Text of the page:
By BY WILL PINKSTON firstname.lastname@example.org
A break from routine could be one of the biggest factors in blood supply shortages over the holidays as vacation time and
freezing weather typically slow donations to a trickle nationwide.
Like clockwork, as calendars flip to the winter holiday season, the American Red Cross annually experiences a decline in blood
and platelet donations that can put area medical services in a bind with fewer products on hand, making it critically important
for donors to roll up their sleeves as they get back to a normal routine.
"The holiday routines cause people to get out of their normal schedules, and throw winter weather into the mix and it's really
a challenging time for us," said Anthony Tinin, donor recruitment representative at the Red Cross donation center in Paducah.
In the summer, the Red Cross experienced a 10 percent decline in blood donations nationwide that created a shortage heading
into the fall. While supply is still low - hampered by a week of frozen weather in December - the Paducah center was able
to stem the flow with a holiday blood drive at First Christian Church on Wednesday and Thursday that saw more than 50 units
logged into the system.
According to the Tennessee Valley Blood Services Region - serving the western Kentucky and southern Illinois areas - an overall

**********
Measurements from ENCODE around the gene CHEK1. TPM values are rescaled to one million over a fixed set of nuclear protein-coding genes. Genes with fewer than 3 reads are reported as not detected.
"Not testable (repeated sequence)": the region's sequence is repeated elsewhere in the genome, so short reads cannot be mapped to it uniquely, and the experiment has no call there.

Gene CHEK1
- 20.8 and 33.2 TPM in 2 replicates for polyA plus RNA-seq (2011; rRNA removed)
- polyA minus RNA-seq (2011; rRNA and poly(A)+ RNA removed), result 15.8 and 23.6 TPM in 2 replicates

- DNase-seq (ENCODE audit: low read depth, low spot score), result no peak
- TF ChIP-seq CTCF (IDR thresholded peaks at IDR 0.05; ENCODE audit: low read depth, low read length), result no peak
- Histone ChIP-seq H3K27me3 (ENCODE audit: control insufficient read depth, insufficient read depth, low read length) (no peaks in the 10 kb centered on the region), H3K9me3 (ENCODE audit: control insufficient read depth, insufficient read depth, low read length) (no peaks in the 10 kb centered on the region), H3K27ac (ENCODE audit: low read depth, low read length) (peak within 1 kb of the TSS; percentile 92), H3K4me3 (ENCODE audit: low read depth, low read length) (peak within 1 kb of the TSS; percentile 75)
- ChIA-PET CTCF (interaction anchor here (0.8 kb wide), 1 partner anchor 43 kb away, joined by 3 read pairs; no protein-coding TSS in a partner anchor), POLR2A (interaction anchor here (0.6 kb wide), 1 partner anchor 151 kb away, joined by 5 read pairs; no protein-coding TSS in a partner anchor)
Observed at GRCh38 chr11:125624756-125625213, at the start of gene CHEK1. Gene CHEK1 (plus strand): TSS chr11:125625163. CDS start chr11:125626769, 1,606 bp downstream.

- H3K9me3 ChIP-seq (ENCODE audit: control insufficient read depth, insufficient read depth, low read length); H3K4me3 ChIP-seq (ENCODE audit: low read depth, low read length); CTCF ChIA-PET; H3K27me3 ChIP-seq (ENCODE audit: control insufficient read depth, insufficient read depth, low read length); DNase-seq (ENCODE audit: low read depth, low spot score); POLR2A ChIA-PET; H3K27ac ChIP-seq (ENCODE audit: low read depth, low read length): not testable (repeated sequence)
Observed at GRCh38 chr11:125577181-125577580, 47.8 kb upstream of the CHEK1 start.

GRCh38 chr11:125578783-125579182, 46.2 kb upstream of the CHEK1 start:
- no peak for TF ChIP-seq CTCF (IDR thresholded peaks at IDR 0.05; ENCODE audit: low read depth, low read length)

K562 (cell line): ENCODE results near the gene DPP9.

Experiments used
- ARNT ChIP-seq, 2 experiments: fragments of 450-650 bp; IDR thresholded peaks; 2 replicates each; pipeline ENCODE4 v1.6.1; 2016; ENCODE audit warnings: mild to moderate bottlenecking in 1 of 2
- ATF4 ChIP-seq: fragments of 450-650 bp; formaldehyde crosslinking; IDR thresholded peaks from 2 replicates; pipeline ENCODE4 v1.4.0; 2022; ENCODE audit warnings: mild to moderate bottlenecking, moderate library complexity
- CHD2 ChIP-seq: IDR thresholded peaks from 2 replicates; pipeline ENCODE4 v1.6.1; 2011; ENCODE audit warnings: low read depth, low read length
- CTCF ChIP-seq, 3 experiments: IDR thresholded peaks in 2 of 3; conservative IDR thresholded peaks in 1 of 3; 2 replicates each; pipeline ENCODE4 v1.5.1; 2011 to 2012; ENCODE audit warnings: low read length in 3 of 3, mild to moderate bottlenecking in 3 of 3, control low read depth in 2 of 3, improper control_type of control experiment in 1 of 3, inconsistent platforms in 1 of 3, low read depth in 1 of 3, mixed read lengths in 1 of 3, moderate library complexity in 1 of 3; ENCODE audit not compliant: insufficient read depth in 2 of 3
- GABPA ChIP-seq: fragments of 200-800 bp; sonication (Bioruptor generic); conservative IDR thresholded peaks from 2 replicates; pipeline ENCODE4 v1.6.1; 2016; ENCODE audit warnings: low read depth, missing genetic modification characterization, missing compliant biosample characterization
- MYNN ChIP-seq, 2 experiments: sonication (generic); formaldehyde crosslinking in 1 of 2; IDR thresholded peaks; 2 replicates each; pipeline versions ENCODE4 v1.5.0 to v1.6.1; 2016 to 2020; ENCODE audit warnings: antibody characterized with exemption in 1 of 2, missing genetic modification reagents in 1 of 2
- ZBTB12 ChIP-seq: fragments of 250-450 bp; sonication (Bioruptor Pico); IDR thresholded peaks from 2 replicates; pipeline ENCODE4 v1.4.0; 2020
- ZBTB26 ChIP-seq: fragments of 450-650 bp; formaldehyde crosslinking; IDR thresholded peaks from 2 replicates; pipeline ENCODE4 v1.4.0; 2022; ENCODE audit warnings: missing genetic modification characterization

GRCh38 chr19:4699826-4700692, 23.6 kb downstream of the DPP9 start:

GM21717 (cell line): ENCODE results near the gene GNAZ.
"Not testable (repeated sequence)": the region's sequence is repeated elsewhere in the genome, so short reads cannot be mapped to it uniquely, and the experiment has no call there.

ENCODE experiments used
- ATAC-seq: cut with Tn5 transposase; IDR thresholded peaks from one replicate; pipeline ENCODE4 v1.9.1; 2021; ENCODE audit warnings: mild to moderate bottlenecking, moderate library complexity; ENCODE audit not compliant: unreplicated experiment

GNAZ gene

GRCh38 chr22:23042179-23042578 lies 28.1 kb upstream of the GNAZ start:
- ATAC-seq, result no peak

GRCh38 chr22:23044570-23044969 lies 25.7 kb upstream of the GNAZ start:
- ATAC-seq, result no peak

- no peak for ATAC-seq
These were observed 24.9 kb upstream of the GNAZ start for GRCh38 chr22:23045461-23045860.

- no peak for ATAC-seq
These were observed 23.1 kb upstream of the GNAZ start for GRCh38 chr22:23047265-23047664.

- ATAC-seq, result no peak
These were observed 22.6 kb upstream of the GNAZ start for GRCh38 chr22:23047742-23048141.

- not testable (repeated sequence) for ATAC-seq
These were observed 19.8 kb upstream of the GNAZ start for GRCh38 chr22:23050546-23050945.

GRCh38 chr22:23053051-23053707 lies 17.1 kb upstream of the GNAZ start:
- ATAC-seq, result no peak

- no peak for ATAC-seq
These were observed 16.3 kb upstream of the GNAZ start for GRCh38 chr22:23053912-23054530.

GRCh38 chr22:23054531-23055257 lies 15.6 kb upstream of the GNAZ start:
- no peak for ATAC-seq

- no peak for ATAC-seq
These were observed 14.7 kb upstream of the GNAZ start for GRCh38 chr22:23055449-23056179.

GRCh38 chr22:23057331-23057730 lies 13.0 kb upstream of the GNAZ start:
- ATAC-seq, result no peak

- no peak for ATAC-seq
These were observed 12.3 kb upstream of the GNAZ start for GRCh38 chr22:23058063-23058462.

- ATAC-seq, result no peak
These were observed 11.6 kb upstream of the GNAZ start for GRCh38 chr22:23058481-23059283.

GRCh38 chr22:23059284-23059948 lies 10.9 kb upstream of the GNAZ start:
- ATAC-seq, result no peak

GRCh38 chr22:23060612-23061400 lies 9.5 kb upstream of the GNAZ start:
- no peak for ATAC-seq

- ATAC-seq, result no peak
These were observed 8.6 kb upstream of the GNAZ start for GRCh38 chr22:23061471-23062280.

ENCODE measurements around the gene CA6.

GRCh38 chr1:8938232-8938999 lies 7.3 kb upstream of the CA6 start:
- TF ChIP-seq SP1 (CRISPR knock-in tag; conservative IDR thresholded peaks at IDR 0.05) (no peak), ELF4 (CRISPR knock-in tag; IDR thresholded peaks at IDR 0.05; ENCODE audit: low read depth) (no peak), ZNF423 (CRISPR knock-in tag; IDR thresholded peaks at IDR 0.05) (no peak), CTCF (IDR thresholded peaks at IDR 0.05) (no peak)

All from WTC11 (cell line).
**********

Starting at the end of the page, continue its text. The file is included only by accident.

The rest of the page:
decline throughout the region brought supplies down over the holidays but not to a point that would hinder hospital operations.
The region needs about 500-600 donors weekly to adequately meet demand.
"Hospital patients don't get a holiday from needing blood and platelets," said Tim Ryerson, Tennessee Valley Blood Services
Region CEO, in a statement ahead of Christmas. "The closer we get to the major holiday week, the more we see donations decline."
Currently, the Red Cross seeks eligible donors with types O negative, B negative and A negative blood. Type O negative, considered
the universal blood type, can be transfused to anyone who needs blood, while Type A and B negatives can be transfused to Rh
positive or negative patients.
When considering several additional shots of frigid winter weather are expected in the near future, Tinin asked potential
donors to consider scheduling appointments or attending upcoming drives as soon as possible to help sustain supplies throughout
"Giving blood is an important step in getting things back to normal now that we're through the holidays," he said. "We ask
anyone who can come out to come donate because there's always a need."
People can visit www.redcrossblood.org or call 1-800-RED-CROSS for a convenient way to schedule an appointment and look for
blood drive opportunities in the local area.
Contact Will Pinkston, a Paducah Sun staff writer, at 270-575-8676 or follow @WCPinkston on Twitter.
Upcoming blood drives
n Calloway County: 10 a.m. to 2 p.m. today at Walgreens, 1205 Main St. in Murray.
n Graves County: 9 a.m. to 1 p.m. Sunday, at Knights of Columbus Hall 1418, 106 Picnic Blvd. in Fancy Farm.
n Calloway County: 10 a.m. to 2 p.m. Tuesday, at Walmart, U.S. 641 North in Murray.
n Graves County: 2 p.m. to 6 p.m. Thursday, at Graves County Middle School, 615 Jimtown Road in Mayfield.
n Massac County, Ill.: 9:30 a.m. to 1:30 p.m. Jan. 10, at Massac Memorial Hospital, 28 Chick St. in Metropolis, Ill.